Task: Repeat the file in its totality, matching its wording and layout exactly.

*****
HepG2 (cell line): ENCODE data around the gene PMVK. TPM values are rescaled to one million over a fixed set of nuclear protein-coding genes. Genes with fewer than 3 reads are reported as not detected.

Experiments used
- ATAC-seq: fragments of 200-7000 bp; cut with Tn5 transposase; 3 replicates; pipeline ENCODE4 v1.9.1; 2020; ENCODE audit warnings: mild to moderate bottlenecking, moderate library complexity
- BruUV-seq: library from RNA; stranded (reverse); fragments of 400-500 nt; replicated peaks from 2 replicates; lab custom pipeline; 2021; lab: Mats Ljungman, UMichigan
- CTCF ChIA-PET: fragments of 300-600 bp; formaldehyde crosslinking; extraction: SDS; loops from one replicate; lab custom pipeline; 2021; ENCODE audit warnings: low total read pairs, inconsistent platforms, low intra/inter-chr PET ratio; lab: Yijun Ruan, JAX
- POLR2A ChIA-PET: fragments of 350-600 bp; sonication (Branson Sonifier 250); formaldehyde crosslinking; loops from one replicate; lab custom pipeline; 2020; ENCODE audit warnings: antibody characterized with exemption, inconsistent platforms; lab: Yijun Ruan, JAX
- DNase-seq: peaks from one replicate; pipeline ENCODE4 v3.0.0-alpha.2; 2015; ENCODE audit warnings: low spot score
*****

HepG2 (cell line): ENCODE data around the gene PMVK. TPM values are rescaled to one million over a fixed set of nuclear protein-coding genes. Genes with fewer than 3 reads are reported as not detected.

Experiments used
- ATAC-seq: fragments of 200-7000 bp; cut with Tn5 transposase; 3 replicates; pipeline ENCODE4 v1.9.1; 2020; ENCODE audit warnings: mild to moderate bottlenecking, moderate library complexity
- BruUV-seq: library from RNA; stranded (reverse); fragments of 400-500 nt; replicated peaks from 2 replicates; lab custom pipeline; 2021; lab: Mats Ljungman, UMichigan
- CTCF ChIA-PET: fragments of 300-600 bp; formaldehyde crosslinking; extraction: SDS; loops from one replicate; lab custom pipeline; 2021; ENCODE audit warnings: low total read pairs, inconsistent platforms, low intra/inter-chr PET ratio; lab: Yijun Ruan, JAX
- POLR2A ChIA-PET: fragments of 350-600 bp; sonication (Branson Sonifier 250); formaldehyde crosslinking; loops from one replicate; lab custom pipeline; 2020; ENCODE audit warnings: antibody characterized with exemption, inconsistent platforms; lab: Yijun Ruan, JAX
- DNase-seq: peaks from one replicate; pipeline ENCODE4 v3.0.0-alpha.2; 2015; ENCODE audit warnings: low spot score